Ed (A Different One)

May 25, 2012 at 8:25 am

I like pretty much eveyone on this segment of the list (especially Immonem), but just don’t think of them as being in the “pantheon” of Spider-Man artists for some reason. In fact, I had completely forgotten that Immonem was a regular artist on ASM for a while. Probably had to do with the era he was pencilling the title in. So many of the “later” artists on ASM will get overlooked, I think, just because what was going on in the title was for forgettable then. But, yeah, there were some real talented guys drawing the web-slinger nonetheless.

I want to like Bachalo more than I do. He’s definitely interesting and distinctive. Sometimes downright genius. However, there are just too many times I come across panels of his where I really just can’t tell what the hell is going on. And I don’t consider myself a novice comics reader. Imagine what that would do to a new comer to a title. Maybe that’s just a necessary evil that goes hand-in-hand with his distinctive style but it’s a problem I just can’t get past.

Bachalo also did a Black and White back-up. The Legends of the Dark Knight story was old school Bachalo. The Black and White story is current style Bachalo. Here’s a glimpse…

I thought about voting for Chris Bachalo, but even if you count Sinister Spider-Man (the Venom miniseries with Brian Reed), he hasn’t drawn very much. Also, he’s a guy who will draw whatever he thinks looks cool, which is always great on the illustration level, but sometimes the story suffers. You’ll often find the key line of dialogue tucked away in a corner panel beneath a double page spread of punching and random confetti. He’s kind of bad about letting his writers shine.

Like Ed (the other one), a lot of these are artists I like who I simply dont think of as “Spider-Man artists” because they haven’t “done their time,” so to speak; being a hired gun for a couple issues or a storyline doesn’t even put you on my radar for the purposes of this list.

Buckingham is the only one from my list in this segment. Bachalo was one of my favorite artists early on (and there’s a lot of similarity between him and his then-common inker, Buckingham), but his style underwent a pretty radical change somewhere in the middle of Generation X and through his Steampunk series, and it’s been awfully messy and unclear ever since. Still rather dynamic, though.

What issues of Amazing Spider-Man did Immonen do?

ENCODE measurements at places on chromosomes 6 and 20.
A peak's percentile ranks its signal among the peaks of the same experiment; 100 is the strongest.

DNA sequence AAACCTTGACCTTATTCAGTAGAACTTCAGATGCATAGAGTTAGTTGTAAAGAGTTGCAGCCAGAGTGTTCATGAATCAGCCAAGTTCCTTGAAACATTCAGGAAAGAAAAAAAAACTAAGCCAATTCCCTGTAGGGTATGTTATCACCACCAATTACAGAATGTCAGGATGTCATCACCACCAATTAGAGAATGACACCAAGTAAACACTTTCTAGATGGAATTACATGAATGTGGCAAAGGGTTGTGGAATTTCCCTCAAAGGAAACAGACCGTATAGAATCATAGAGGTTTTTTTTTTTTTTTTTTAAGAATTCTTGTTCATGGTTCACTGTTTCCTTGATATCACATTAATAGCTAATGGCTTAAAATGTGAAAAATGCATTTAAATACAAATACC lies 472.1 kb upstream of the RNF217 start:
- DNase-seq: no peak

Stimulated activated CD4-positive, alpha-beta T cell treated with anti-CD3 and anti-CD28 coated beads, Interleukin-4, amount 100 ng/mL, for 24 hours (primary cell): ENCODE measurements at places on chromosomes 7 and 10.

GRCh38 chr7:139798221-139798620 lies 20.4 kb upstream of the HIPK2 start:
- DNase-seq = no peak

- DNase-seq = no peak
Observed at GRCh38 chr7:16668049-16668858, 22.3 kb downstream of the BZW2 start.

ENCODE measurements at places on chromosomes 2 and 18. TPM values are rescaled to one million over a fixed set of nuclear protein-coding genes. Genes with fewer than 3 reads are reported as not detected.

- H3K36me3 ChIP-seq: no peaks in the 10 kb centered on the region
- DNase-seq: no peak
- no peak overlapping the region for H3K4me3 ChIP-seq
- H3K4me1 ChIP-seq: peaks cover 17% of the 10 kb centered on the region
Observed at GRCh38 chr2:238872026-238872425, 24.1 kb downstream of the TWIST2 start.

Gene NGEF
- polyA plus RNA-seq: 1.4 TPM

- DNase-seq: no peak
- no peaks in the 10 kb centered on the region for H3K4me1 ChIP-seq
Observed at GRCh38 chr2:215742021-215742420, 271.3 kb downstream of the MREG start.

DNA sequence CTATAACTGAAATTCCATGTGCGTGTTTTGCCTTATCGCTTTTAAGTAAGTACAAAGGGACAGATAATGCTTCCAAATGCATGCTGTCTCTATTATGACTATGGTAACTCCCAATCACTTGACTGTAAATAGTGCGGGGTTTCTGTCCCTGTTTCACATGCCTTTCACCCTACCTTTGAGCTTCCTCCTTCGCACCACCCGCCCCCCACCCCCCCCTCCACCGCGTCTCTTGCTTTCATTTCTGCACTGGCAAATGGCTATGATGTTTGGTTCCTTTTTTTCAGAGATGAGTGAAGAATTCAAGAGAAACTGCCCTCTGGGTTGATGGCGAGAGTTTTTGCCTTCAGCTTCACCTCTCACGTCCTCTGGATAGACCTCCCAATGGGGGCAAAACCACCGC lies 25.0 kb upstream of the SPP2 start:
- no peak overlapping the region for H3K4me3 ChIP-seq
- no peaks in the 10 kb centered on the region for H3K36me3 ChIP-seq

What issues of Amazing Spider-Man did Immonen do?

Typo. It was meant to read “Ultimate Spider-Man.”

Chris N hates Deodato Jr’s artwork, and I’m not a huge fan of his bulky/ripped Spider-Man, but he does have a mastery of body language and shadowy storytelling, which was a perfect fit for Sins Past and all it’s melodramatic dark revelations. Yeah, I said it. The Avengers story he did with JMS were really good, too. Also, he draws THE BEST GREEN GOBLIN EVER in Thunderbolts. The BEST.

I vastly prefer Paolo Rivera’s pencils for comics then the painting. He’s drew a few really fun stories with Zeb Wells, and he was the only good thing about OMIT. I wanna see him draw Spidey again, but I actually don’t want him to ever leave Waid’s DD.

Never was a fan of Buckingham. Meh.

I agree with everything you said about Immomen. The man is a chameleon with his art styles throughout the years, but he’s always dynamic, kinetic, and fluid. He’s incredibly talented.

Bachalo hasn’t drawn a lot, but the issues he did look amazing, as expected. The Hammerhead 2-parter from Joe Kelly was a favorite, but SHED by Wells is one of my favorite Spidey stories of the decade. Chris does a lot of fun storytelling that hammers home to the emotional beats or how outmatched Spider-Man is against this new and improved Lizard.

Darn, I was hoping there was some Immonen Spider-Man out there I had missed. Bummer. : )

Bachalo!!!! The 1st first artist from my list to make it. I had reservations about including him. Out of everyone on my list(artist and writer) he had done the lowest amount of spidey material…but damn what he did in Amazing still sticks in my mind today. I would love to see him draw some more spidey or any solo book for that matter. It seems he is usually drawing team books.

Not a fan of this set of artists at all. Especially Deodato and Immomen. Never liked either. Oh well, to each their own. Get them out of the way now for the better artists.

“I want to like Bachalo more than I do. He’s definitely interesting and distinctive. Sometimes downright genius. However, there are just too many times I come across panels of his where I really just can’t tell what the hell is going on.”

Normally I agree with you. The reason I was one of those who voted for Bachalo was that in his Spider-Man work, he didn’t really have that problem like he does in the X-Men books with dozens of characters on every page. It was just amazing to look at, without being confusing like a lot of his non-Spider-Man work.

Ed (A Different One)

May 29, 2012 at 7:37 am

@ Mory Buckman:

“Normally I agree with you. The reason I was one of those who voted for Bachalo was that in his Spider-Man work, he didn’t really have that problem like he does in the X-Men books with dozens of characters on every page. It was just amazing to look at, without being confusing like a lot of his non-Spider-Man work.”

Actually I’m not familiar with Bachalo’s X-Men work (I’m just now getting familiar with how he handles those characters via his current assignment on W&TXM). No, where he lost me was with his work on ASM. And, unfortunately, it was on a couple of story arcs he otherwise did amazing things on – the Hammerhead story arc (where he did those cool ass bookend covers) and the SHED story arc. There was some absolutely amazing stuff in both. However, there were series’ of panels in both (usually the fight scenes) where I just couldn’t figure out what the hell was going on. I’m still trying to decipher the move that Spidey used to beat Hammerhead (when he dislocated his hip or something).

Like I said though, there was some serious cool ass stuff in both though. I’m really torn about him. However, if he was even more confusing in his earlier X-Men work, maybe his ASM work is clearer by comparison . ? . ? . ? . ?

Mark Buckingham´s art had this beautiful Ditko style going on… With a character like Spiderman and sooooooooo many artists working with it, it´s great to see him on this list. One of the best, no doubt, but just for real sensible readers…


June 3, 2012 at 7:29 am

Bachelo also did that arc in adjectivless X-Men “team-up” where he drew Spidey and an impressive version of the recent status quo of the Lizard

Leave a Comment



Review Copies

Comics Should Be Good accepts review copies. Anything sent to us will (for better or for worse) end up reviewed on the blog. See where to send the review copies.

Browse the Archives